For Lawrence Eguakun, it all started with potluck dinners at the high-tech company he worked for, where he would bring West African rice, vegetables and other dishes for his co-workers to enjoy. Out of all the food, Eguakun’s would be finished first, and that is how he found out people loved the food he made.
Watching people love his cooking surprised him. Even growing up in Nigeria, Eguakun would watch his mother cook all of the time, but he never thought much about it.
“If someone told me I would be cooking [in the future], I would have just laughed at the person,” Eguakun says.
Eguakun came to the United States at age 28. When his previous job in the technology industry didn’t work out, Eguakun saw the opportunity to explore his cooking and began a catering business in 1994 with a focus on catering traditional foods for African events in the community.
Four years later, Eguakun opened his first restaurant: World Beat Cafe. It was located on the corner of Martin Luther King Jr. Blvd and Nueces St., close to The University of Texas at Austin campus.
“A lot of people did not know about West African food,” Eguakun says. “When they came in, they would think it was Ethiopian food.”
When customers come in asking for Ethiopian food, Eguakun encourages them to try his West African food.
“I [would] give them my food and say, ‘Look, eat this food, and if you’re not happy then don’t pay,’” Eguakun remarks.
He still tells this to uneasy customers to this day, and no one has ever asked for their money back.
Eguakun ran World Beat Cafe for eight years but had to close the restaurant in 2006 when he was diagnosed with a rare kind of T-cell lymphoma. He was given a 15% chance of survival and moved to Houston while he underwent treatment. Then, after five months of treatment, Eguakun went into remission.
When he came back, his customers were waiting for him. Knowing he was healthy, they began asking him to open the restaurant back up. Although he wanted to, at the time, Eguakun didn’t have the money because of his medical bills. So, as a compromise, a customer inquired about his thoughts on a food truck.
“The only food trucks I knew in the day were the taco trucks that drive around town,” Eguakun says with a laugh.
In 2011, that same customer donated money to Eguakun so that he was able to rent a food truck and eventually buy it.
While he still cooked the same food, Eguakun renamed his food truck business to Wasota African Cuisine. Wasota comes from the neighborhood his family lived in, Uwasota. Eguakun dropped the U off to make the name easier for people to remember. And when the food truck first began, it was not serving just vegan food.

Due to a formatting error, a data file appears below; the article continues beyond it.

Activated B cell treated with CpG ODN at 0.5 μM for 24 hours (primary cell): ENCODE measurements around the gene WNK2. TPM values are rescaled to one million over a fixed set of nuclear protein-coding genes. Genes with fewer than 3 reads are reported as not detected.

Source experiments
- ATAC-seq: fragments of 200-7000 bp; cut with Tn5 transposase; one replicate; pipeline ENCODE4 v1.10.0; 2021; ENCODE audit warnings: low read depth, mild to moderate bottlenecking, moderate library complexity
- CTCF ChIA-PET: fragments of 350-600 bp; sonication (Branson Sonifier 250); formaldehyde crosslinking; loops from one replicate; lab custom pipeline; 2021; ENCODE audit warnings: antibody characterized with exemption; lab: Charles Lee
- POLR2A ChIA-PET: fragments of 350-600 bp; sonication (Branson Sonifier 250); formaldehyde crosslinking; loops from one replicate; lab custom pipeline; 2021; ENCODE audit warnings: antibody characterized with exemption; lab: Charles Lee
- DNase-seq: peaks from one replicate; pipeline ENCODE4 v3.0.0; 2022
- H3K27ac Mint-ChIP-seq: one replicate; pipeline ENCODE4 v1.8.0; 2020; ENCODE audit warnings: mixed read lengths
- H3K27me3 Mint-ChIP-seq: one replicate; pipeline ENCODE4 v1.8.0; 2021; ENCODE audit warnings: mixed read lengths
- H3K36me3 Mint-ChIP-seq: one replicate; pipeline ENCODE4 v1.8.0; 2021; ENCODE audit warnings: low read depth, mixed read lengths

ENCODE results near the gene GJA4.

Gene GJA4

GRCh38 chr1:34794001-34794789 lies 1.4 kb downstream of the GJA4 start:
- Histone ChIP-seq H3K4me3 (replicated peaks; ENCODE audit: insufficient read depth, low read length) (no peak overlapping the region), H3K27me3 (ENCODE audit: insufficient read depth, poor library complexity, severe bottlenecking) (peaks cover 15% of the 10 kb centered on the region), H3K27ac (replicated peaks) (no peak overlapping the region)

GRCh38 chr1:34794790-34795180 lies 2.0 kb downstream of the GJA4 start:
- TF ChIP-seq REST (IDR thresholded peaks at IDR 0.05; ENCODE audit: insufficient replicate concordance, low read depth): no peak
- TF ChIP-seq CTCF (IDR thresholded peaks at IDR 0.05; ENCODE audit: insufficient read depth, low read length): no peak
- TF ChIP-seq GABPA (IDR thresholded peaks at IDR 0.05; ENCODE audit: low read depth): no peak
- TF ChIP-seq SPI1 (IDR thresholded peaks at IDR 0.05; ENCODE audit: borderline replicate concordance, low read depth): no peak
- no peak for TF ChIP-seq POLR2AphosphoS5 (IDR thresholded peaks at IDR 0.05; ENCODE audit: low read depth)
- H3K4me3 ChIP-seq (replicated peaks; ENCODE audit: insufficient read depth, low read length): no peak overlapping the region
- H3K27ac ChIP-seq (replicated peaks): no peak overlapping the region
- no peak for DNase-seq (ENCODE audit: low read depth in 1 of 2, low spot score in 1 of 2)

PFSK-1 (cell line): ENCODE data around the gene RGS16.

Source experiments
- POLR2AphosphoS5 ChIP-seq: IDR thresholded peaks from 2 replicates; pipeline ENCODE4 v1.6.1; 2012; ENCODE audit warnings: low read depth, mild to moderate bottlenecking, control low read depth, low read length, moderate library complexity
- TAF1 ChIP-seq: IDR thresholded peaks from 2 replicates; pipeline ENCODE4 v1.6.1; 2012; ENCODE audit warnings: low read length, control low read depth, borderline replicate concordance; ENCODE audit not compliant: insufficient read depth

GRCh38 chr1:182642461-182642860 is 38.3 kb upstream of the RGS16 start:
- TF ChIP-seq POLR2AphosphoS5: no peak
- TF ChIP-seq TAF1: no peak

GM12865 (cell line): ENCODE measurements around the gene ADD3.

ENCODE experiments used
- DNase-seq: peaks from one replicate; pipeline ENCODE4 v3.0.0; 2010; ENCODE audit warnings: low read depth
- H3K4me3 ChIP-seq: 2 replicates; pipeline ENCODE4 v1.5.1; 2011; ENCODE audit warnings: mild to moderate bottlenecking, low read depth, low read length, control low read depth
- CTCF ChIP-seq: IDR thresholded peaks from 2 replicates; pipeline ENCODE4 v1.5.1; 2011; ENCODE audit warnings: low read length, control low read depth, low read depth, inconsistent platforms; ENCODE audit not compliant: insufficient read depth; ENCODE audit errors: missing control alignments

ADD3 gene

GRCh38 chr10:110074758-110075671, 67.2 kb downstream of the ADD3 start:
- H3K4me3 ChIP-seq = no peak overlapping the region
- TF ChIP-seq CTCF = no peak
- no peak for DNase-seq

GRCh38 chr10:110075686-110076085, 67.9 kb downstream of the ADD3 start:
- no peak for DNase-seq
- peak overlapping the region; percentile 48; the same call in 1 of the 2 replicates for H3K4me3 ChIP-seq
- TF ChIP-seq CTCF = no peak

“I used to do everything — all kinds of meat, chicken and fish — but I have always been vegan,” Eguakun says. “I have never been a meat eater, but because I cooked it, I had to taste the meat.”
Three years ago, Eguakun realized that he could go completely vegan if he just rebranded his food truck to serve a vegan-only menu. Thus, in 2018, Wasota Vegan Paradise was born. Now, everything on the menu is vegan, and Eguakun prides himself on only using the freshest ingredients to create his own version of West African food that is very healthy. He pours his heart and soul into preparing food that his customers will love and that will make them feel good.
“The biggest ingredient in my food is love,” Eguakun says. “If you love what you do and you love the people who eat your food, you make sure what you cook for them is good.”
Eguakun jokes that while the first ingredient is love, the second is tomatoes, as most everything on the menu is tomato based. “If you like tomatoes, you will never have any problem with my food,” Eguakun says.
However, Eguakun wants to accommodate all of his customers. If a customer doesn’t like tomatoes, for example, he will take the time to prepare them something special and delicious, sans tomato.
When asked what his favorite dish on the menu is, Eguakun laughs. “A lot of customers who come for the first time ask me what my favorite is,” Eguakun says. “I tell them that I don’t have a favorite because if I can’t eat the food then I can’t sell it.”
However, one of his customers believes that Eguakun’s favorite is the V8, which has black-eyed peas, spinach and fried plantains, and has dubbed it “Larry’s Favorite” after Lawrence. The customer posted the name on his social media and Eguakun now gets a lot of requests for “Larry’s Favorite.”
Even with the “Larry’s Favorite” trend, Eguakun says that the most popular dish is still the Wasota Vegan Platter. It is also the most expensive on the menu at $15 a plate. He believes that it is the most popular because it has a variety of foods including jollof rice, black-eyed peas, sauteed spinach, fried plantains and black-eyed pea fritters, which Eguakun compared to a vegan hushpuppy.
At the end of the day, Eguakun cooks for his customers.
“I care for my customers,” Eguakun remarks. “They are my family and my bosses. I always tell people that I work with that I am not their boss. The boss is the person who comes to pay for the food. Whether they come with flip flops or a suit, they are our bosses. I enjoy cooking because my customers appreciate it and appreciate me. That is why I love it.”
Wasota Vegan Paradise is located at 701 E. 53rd St.